Air conditioners normally have their capacity rated in British thermal units (Btu), which is the amount of heat necessary to raise the temperature of 1 pound of water one degree Fahrenheit. For an energy conversion, one Btu is 1,055 joules. One ton equals 12,000 Btu. Now let’s put these numbers in perspective. A window air conditioner normally rates at 10,000 Btu, and a 2,000 square foot home has a 5-ton air conditioning system. This means that you would need 30 Btu per square foot. The energy efficiency rating (EER) of an air conditioner is called the Btu rating over its wattage. If you’re looking for a high EER, you’re going to have to pay a higher price. A more expensive air conditioner might cost $100 more to purchase, but it will cost less money to operate. If you have more questions about the tradeoff, contact someone who specializes in air conditioning repair in Kansas City MO (like us!).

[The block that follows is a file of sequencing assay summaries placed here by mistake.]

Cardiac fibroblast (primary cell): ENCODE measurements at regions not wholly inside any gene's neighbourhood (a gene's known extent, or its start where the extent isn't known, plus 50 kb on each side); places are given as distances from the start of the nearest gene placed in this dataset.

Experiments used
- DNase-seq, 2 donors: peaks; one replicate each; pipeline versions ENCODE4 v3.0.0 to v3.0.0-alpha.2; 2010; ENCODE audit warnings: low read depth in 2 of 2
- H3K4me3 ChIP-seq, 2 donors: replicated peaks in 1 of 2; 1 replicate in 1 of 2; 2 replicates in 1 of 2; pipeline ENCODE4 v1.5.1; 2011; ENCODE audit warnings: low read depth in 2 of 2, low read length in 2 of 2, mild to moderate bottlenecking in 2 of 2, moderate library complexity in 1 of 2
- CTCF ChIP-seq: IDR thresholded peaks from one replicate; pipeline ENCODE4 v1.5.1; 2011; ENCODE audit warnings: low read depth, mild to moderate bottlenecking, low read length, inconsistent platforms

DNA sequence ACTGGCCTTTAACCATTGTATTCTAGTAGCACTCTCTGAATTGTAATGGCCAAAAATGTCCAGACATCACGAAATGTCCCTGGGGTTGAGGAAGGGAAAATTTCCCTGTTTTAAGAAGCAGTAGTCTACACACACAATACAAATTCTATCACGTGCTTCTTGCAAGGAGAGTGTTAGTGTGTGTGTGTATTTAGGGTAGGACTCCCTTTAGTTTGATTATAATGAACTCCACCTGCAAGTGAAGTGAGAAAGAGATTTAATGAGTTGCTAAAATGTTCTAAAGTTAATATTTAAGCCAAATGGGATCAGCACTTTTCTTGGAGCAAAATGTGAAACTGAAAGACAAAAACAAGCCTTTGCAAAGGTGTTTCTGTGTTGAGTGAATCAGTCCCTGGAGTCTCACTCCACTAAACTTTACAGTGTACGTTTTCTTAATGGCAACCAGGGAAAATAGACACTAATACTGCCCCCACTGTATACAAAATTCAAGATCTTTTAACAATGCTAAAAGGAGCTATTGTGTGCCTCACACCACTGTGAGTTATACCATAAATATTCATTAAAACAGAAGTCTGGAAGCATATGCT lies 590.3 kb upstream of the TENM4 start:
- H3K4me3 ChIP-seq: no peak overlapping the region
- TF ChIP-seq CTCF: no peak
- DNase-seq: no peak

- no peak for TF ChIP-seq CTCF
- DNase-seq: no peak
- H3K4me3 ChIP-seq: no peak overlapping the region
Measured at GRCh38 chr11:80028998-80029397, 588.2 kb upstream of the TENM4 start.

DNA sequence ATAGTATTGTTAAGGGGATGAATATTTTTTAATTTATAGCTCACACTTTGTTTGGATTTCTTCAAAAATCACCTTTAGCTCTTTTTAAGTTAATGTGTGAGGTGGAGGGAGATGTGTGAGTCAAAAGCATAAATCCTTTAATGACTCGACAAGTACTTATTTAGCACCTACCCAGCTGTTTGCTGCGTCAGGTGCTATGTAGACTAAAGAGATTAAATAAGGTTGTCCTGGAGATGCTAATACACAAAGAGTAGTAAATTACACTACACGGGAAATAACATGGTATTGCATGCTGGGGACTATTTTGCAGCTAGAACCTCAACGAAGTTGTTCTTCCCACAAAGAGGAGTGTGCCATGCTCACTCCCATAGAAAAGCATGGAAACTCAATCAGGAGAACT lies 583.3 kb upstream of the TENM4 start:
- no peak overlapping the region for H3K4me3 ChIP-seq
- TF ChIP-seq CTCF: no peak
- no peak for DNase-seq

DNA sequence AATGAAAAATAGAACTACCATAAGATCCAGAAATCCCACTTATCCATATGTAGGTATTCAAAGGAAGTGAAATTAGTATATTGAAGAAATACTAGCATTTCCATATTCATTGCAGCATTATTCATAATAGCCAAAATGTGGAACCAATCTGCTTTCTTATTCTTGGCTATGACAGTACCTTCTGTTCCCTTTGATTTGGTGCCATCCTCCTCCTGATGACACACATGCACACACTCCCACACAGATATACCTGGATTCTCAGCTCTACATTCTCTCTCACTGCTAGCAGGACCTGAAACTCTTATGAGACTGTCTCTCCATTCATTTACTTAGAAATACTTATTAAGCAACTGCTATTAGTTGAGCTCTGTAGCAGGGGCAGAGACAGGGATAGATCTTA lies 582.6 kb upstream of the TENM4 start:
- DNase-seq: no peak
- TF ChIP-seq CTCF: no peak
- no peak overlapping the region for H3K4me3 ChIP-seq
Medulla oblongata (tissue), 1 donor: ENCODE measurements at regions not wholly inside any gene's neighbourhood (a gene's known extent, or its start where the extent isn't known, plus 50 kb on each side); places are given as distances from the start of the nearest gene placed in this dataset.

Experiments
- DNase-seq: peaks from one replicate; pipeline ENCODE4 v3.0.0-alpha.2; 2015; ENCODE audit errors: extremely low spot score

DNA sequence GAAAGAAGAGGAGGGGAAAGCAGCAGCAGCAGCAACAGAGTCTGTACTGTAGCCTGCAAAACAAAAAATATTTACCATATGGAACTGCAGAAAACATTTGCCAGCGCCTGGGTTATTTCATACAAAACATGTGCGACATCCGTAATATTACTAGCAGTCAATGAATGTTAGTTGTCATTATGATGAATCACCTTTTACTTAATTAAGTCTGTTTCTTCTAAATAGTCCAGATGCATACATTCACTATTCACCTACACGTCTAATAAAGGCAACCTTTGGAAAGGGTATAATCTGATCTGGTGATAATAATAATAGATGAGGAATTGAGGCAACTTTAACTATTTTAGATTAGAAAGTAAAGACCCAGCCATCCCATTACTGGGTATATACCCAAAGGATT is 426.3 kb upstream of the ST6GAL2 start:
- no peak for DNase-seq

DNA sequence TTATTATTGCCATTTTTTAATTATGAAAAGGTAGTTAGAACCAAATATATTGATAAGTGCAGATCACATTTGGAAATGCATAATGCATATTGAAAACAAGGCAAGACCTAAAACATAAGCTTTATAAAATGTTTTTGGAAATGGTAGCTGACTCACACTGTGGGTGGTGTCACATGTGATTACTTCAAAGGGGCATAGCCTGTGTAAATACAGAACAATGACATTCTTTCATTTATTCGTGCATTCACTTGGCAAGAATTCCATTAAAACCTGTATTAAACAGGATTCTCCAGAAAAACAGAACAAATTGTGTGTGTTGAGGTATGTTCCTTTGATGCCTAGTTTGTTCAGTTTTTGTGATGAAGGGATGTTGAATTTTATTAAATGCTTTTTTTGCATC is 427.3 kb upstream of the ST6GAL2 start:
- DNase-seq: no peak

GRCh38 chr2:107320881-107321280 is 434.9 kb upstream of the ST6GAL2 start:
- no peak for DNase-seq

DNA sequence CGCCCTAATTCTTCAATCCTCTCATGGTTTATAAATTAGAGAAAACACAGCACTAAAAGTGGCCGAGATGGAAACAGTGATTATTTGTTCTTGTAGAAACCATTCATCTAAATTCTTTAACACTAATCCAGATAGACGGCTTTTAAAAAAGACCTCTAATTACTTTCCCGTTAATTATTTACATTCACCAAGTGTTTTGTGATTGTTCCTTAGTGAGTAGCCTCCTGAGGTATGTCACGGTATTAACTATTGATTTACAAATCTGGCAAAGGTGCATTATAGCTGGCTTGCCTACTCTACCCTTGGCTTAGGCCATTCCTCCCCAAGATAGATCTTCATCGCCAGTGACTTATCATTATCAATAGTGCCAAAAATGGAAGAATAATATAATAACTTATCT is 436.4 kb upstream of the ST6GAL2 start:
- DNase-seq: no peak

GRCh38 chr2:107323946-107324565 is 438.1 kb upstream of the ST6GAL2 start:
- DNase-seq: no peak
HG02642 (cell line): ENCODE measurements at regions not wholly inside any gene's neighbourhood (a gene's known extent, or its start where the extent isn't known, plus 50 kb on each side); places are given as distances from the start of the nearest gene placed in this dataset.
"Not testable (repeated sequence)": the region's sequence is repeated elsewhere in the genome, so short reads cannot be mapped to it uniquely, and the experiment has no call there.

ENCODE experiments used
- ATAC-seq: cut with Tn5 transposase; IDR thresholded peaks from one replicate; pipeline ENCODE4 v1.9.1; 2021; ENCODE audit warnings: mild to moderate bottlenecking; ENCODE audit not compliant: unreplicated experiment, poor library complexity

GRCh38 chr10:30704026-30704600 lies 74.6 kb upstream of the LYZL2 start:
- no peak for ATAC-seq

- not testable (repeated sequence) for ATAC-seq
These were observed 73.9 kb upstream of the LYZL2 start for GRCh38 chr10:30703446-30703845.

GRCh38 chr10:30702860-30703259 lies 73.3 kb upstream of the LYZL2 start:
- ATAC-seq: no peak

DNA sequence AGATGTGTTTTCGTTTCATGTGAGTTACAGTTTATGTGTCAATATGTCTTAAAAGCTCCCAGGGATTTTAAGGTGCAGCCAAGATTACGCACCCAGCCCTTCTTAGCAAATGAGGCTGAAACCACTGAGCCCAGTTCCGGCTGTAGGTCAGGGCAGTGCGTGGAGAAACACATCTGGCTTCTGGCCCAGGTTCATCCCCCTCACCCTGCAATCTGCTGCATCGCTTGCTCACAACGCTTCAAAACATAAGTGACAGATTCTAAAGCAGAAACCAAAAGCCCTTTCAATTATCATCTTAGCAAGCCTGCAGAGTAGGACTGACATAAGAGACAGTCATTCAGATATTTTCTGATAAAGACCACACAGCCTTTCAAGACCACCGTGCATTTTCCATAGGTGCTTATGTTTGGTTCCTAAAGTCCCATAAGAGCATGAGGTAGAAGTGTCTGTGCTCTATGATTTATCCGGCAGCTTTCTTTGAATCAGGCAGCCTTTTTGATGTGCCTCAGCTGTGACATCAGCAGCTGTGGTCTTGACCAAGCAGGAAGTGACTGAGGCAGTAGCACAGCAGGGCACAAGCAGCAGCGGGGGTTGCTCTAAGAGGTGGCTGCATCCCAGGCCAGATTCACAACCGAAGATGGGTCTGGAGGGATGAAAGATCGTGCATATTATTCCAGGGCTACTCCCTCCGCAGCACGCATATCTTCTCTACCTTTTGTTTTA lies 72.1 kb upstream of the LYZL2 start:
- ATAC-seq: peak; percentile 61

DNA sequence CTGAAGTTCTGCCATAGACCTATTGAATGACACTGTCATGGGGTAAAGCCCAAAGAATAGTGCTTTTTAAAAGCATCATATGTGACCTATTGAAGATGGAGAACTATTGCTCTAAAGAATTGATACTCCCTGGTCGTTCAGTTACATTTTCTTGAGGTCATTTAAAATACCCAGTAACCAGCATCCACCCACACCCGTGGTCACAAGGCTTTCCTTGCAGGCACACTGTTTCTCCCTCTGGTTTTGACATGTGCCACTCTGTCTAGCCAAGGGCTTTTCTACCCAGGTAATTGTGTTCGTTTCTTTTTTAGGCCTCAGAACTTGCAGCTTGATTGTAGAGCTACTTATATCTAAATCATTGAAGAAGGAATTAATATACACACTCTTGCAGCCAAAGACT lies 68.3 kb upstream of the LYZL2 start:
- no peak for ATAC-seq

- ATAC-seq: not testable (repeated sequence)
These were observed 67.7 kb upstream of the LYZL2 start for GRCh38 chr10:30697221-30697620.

Not only does a properly functioning air conditioner prevent you from having a heat stroke, but it also reduces humidity. Humidity can cause damage to your house and belongings, attract pests, cause toxicity in your home, make you sick and even put you in a bad mood. Certain materials, like guitars or kitchen cabinets, can be very sensitive to humidity. Not only that, but humidity damage can lower the resale value of your home. Some studies have found that dust mite infestations are eliminated just by reducing the humidity below 50%. Higher humidity levels also increase your chances of dealing with chemicals like formaldehyde. Mold is related to humidity, too! An increased level of mold spores in the air can cause you to get sick, and many doctors recommend minimizing humidity in the home to help with respiratory issues. Air conditioning repair in Kansas City MO ensures you never have to worry about humidity taking over your home.